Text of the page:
Submit or Track your Manuscript LOG-IN

A Comparative Study of Inhibitory Properties of Saponins (derived from Azadirachta indica) for Acetylcholinesterase of Tribolium castaneum and Apis mellifera




A Comparative Study of Inhibitory Properties of Saponins (derived from Azadirachta indica) for Acetylcholinesterase of Tribolium castaneum and Apis mellifera

Amtul Jamil Sami1,*, Sehrish Bilal1, Madeeha Khalid1, Muhammad Tahir Nazir1 and A.R. Shakoori2

1Institute of Biochemistry and Biotechnology, University of the Punjab, Lahore, Pakistan

2School of Biological Sciences, University of the Punjab, Lahore, Pakistan


The study describes the effect of saponins, isolated from a medicinal plant Azadirachta indica on the CNS enzymes of a stored grain pest, Tribolium castaneum and a socioeconomic insect, Apis mellifera. A comparative study was designed to identify the role of saponins on insect acetylcholinesterase (AChEs). The enzyme activities were tested for the effect of saponins. The AChE activity of T. castaneum was inhibited by the saponins and follows competitive inhibition kinetics. In case of A. mellifera enzyme activity was not inhibited. In vitro and in vivo inhibition was observed for T. castaneum at larval stages, in dose dependent and time dependent manner. LC50 was determined to be 0.7ppm. To investigate the different effects of saponins on A. mellifera and T. castaneum AChE, computational approach was employed. For this purpose a dissection of 3-D model of A. mellifera and T. castaneum AChE enzyme was studied which showed that change in amino acid sequence of primary structure of enzyme exists at the saponin binding site, resulting in weak interaction for A. mellifera as compared to T. castaneum enzyme protein. Computational studies inidicate that A. mellifera enzyme had a little binding affinity for saponin as compared to T. castaneum AChE. The amino acid residues of T. castaneum AChE identified at positions 259(SER), 176(SER), 173(GLY), and 502 (HIS) are involved in binding with saponin molecule to form four hydrogen bonds. Whereas in A. mellifera hydrogen bonds are formed at two positions by SER 171 and TYR104 with the saponin molecule indicating weak interaction as compared to T. castaneum Saponins derived from A. indica work as biosafe pesticides as it has no considerable effect on CNS enzymes of A. mellifera (a major plant pollinator and friendly insect) as compared to T. castaneum.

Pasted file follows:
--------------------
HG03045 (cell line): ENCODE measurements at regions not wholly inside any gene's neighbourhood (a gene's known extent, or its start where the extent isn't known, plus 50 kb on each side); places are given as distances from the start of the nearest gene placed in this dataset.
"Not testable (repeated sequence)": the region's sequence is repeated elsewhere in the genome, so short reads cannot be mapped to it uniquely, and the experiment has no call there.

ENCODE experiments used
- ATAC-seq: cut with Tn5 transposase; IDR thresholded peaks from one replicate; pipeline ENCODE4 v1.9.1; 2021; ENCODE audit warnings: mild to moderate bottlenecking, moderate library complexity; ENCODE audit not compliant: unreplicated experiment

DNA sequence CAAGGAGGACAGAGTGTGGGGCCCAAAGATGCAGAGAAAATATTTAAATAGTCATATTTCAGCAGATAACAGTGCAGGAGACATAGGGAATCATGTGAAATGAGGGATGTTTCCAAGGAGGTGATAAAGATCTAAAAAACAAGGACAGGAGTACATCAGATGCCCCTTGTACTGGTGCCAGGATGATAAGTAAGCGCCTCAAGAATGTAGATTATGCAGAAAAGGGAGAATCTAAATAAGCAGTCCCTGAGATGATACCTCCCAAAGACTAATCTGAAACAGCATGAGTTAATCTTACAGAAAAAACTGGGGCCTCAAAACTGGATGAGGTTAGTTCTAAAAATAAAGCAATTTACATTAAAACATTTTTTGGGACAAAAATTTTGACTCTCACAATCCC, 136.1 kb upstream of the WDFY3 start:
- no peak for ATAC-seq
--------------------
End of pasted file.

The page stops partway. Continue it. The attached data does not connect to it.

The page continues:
Article Information

Received 12 June 2017

Revised 15 July 2017

Accepted 28 July 2017

Available online 23 March 2018

Authors’ Contribution

AJS designed the experimental work and analyzed the results. SB and MK helped in experimentation. TN performed the computational analysis. ARS helped in the preparation of manuscript.

Key words

T. castaneum, Apis mellifera, Acetylcholinesterase, Saponins, Pesticides, Azadirachta indica.